Densho Digital Archive
Manzanar National Historic Site Collection
Title: Annie Sakamoto Interview
Narrator: Annie Sakamoto
Interviewer: Alisa Lynch
Location: Las Vegas, Nevada
Date: August 12, 2009
Densho ID: denshovh-sannie-01-0001

<Begin Segment 1>

AL: This is an oral history for the Manzanar National Historic Site. We're interviewing Ann Sakamoto today. This interview is taking place in room 301 at Main Street Station Casino in Las Vegas, Nevada. It's August 12, 2009. The interviewer is Alisa Lynch and the videographers are Kirk Peterson and Nancy Hadlock. Annie will be discussing her experiences as a former internee at Manzanar War Relocation Center and as a resident of the Children's Village orphanage at Manzanar. And this interview will be archived in our site library. And I just want to confirm that we have your permission to interview you and to use the information --

AS: Yes.

AL: -- for education and research?

AS: Yes.

AL: Okay. Could you give me your full name?

AS: Annie Kaoru, K-A-O-R-U, Shiraishi, S-H-I-R-A-I-S-H-I, Sakamoto, S-A-K-A-M-O-T-O.

AL: Excellent. And when and where were you born?

AS: Was born in Los Angeles, East L.A. in the Japanese hospital which is no longer there.

AL: Okay. Is that the one in Boyle Heights?

AS: Yes. I understand it was demolished years ago.

AL: And what date were you born, and year?

AS: January the seventeenth, 1939.

AL: Okay. Could you give me your parents' full names?

AS: My father, I don't know the, the name. My mother was Jane Shiraishi, S-H-I-R-A-I-S-H-I. And then she married and her last name is Yata, Y-A-T-A.

AL: Okay. What do you know about your mother's background? Do you when she was born or where?

AS: I believe she was born in 1928, somewhere in there. And she was twenty-seven when I was born. She was a gardener's helper and when she had me she, obviously I was born early, two pounds, and I was born cesarean. So apparently I stayed in the hospital for several months. So when I was born the government asked her, they, she would like be, retain me when I came out? And she said, "Absolutely not." So she didn't want to see me again.

AL: And your parents, I mean, your father and your mother, could you explain a little bit the unusual circumstance of how you came to be?

AS: Yes, my father was a gardener. He had a marketing business. He had like five kids. They were kind of in their teen age. And, of course, a wife, and he and my mother had like a one night stand. And as a result I came along. So I was just telling people, "Don't have a one stand affair." [Laughs] Because I obviously was one of them. So my father's family didn't know nothing about me. He didn't want them to know 'cause obviously he was married and here he has a baby. 'Cause, well, my mother told him naturally. So, he didn't, he didn't want his family to know so he didn't want me to come into his family when I came out of the hospital.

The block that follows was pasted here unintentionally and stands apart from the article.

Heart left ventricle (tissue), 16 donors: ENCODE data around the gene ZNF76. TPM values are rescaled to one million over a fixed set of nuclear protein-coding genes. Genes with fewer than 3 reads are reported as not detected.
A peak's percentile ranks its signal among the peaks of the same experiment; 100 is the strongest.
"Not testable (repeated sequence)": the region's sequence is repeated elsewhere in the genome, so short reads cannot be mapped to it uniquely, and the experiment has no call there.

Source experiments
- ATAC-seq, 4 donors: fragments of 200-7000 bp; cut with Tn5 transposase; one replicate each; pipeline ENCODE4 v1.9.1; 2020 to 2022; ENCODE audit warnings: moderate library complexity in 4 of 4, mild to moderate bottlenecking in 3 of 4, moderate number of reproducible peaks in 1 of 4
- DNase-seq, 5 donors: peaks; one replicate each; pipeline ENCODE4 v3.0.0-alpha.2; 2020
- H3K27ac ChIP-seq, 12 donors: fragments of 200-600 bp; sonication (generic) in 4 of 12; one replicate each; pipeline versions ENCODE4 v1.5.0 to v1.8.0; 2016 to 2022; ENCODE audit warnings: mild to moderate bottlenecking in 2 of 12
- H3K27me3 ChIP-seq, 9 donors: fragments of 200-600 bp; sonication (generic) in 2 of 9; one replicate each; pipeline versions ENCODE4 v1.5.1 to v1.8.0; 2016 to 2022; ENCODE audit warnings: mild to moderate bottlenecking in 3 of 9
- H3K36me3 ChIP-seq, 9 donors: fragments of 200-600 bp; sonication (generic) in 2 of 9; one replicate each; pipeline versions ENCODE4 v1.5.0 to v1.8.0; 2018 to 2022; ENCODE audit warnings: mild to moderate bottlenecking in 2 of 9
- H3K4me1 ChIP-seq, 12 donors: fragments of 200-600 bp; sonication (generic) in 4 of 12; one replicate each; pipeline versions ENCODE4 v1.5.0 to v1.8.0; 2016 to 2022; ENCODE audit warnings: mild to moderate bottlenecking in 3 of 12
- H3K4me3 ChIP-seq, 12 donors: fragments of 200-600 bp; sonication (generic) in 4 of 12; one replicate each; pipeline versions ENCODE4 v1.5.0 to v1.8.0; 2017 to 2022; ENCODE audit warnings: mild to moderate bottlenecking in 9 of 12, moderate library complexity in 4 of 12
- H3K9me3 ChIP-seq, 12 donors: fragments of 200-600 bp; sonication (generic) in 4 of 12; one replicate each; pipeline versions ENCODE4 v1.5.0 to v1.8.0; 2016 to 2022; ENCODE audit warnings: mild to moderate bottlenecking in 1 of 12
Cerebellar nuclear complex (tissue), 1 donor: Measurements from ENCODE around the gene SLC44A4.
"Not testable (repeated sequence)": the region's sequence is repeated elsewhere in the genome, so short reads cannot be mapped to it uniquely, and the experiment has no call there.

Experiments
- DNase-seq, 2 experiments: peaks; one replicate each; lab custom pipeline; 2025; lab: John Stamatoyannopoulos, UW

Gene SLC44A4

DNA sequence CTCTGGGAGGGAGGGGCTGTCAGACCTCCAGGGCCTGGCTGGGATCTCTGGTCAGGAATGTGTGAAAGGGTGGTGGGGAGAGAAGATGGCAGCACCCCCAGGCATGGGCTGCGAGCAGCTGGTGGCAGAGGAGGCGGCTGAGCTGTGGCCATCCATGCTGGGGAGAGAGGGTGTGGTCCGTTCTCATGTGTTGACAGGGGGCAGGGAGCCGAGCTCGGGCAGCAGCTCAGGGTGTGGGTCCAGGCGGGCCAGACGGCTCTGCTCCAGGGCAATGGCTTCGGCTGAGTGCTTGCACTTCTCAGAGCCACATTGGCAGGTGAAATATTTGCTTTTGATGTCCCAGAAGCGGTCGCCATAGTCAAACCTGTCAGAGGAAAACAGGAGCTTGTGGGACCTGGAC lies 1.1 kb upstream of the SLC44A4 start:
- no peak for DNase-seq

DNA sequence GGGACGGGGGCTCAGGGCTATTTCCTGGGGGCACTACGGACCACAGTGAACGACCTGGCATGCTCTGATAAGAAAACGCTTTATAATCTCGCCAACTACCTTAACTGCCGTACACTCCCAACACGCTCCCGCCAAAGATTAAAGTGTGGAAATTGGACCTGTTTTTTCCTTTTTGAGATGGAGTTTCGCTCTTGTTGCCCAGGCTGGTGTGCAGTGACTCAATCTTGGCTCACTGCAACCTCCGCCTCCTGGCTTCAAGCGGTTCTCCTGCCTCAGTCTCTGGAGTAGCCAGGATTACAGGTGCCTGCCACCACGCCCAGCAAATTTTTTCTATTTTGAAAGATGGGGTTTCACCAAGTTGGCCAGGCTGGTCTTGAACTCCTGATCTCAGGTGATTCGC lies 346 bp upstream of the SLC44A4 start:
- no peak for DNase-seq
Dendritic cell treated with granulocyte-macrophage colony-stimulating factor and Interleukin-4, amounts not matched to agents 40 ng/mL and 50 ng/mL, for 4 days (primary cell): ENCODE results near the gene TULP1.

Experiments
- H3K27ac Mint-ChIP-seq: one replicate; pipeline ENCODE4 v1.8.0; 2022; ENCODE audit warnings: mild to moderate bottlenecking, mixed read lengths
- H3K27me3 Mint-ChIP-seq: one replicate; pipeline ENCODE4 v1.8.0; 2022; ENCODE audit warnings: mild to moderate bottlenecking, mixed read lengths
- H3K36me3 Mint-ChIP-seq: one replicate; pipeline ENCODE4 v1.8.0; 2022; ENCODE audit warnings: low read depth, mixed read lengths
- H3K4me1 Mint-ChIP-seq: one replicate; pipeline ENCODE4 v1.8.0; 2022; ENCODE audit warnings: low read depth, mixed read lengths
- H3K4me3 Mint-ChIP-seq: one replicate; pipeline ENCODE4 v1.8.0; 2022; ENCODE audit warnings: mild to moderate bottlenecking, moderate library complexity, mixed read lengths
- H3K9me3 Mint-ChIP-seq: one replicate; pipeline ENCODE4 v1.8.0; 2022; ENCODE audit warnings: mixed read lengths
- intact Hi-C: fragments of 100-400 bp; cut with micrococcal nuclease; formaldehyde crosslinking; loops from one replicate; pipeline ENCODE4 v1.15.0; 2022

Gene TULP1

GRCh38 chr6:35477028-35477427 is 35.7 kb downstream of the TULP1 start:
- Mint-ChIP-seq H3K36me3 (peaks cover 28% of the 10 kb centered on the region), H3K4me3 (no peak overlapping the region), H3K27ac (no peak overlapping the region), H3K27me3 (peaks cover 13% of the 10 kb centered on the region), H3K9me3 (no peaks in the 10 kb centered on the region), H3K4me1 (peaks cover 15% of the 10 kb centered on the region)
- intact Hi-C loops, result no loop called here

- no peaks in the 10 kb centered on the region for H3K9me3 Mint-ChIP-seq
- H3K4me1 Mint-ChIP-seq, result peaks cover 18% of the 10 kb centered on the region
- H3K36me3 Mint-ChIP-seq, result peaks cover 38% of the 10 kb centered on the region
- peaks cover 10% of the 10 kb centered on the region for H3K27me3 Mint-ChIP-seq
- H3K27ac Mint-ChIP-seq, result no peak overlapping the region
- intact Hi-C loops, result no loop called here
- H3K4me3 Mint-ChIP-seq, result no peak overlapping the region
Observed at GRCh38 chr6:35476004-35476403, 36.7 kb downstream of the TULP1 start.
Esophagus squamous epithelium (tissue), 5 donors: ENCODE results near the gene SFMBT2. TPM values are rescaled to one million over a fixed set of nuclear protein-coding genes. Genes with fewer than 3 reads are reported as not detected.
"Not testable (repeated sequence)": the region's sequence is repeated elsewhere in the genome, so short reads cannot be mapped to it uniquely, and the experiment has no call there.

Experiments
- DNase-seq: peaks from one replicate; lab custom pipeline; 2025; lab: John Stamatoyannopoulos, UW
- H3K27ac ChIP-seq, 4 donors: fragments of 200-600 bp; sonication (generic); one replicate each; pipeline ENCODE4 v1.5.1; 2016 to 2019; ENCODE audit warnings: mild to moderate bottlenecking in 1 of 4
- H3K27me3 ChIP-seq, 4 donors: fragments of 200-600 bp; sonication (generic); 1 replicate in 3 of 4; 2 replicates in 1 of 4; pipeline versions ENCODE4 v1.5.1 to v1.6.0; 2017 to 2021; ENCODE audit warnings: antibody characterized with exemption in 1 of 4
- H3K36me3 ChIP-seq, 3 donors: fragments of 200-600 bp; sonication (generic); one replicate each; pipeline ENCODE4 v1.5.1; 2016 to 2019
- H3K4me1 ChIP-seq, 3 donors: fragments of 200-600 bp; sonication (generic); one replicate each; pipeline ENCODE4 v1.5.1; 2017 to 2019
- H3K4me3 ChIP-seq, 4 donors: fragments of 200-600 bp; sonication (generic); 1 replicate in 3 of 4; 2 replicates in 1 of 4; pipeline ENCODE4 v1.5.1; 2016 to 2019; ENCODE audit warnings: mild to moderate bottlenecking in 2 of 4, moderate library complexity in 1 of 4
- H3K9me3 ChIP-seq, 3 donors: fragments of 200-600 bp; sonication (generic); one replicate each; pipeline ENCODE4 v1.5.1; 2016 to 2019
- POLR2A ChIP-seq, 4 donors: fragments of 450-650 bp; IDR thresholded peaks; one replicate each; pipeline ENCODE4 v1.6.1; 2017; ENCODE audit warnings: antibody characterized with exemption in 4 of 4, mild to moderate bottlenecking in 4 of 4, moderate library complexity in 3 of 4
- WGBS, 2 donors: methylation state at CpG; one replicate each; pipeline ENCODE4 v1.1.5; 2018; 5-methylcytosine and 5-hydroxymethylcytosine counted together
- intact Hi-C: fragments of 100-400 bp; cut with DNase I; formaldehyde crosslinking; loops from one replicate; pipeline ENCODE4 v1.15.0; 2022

AL: And your mother, do you, she was living with his family? Or they just worked together?

AS: They worked together and then when she had me then they separated completely and they didn't see each other.

AL: Okay. Was your mother Issei or Nisei?

AS: She would be considered... well, she came from Japan so she would be Issei and I'm Nisei.

AL: Okay. Do you know anything about where she came from in Japan or her family's history?

AS: I don't know about the exact city. She was a seamstress. And she did go to high school at Belmont High School in Los Angeles. She did not go to college but she, I believe high school was her, her highest education.

AL: Do you know how old she was when she came to the U.S. approximately?

AS: That I do not know.

AL: Okay. And do you have your father's name, what his name was?

AS: I have it, but it's... I just don't want... his name is not on my birth certificate. It just says, "Father unknown."

AL: Okay, okay.

<End Segment 1> - Copyright © 2009 Manzanar National Historic Site and Densho. All Rights Reserved.